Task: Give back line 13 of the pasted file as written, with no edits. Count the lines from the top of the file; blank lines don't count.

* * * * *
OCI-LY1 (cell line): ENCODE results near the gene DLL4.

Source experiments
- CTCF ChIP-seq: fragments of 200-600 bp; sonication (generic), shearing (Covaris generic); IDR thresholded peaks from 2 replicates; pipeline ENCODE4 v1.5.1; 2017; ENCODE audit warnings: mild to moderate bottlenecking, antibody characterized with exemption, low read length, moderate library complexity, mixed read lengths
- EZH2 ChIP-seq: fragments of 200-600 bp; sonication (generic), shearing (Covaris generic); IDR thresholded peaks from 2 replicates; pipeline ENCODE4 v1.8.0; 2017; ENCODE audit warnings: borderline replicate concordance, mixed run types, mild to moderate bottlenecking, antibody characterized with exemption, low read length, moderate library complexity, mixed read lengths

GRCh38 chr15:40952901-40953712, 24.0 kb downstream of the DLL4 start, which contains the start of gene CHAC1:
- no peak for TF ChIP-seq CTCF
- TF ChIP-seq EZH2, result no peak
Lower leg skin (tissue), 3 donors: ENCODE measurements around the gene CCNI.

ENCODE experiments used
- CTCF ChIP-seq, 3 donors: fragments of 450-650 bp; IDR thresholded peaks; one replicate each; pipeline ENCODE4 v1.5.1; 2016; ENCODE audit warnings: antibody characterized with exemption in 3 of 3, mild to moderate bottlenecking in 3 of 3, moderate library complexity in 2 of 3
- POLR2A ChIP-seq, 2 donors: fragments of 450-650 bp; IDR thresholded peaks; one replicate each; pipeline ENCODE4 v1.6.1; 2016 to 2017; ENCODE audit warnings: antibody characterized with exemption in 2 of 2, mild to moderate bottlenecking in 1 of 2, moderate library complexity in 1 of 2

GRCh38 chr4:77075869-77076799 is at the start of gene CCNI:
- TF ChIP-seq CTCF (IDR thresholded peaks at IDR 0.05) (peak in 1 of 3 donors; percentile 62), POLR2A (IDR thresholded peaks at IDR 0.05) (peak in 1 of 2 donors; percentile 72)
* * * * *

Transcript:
- TF ChIP-seq CTCF (IDR thresholded peaks at IDR 0.05) (peak in 1 of 3 donors; percentile 62), POLR2A (IDR thresholded peaks at IDR 0.05) (peak in 1 of 2 donors; percentile 72)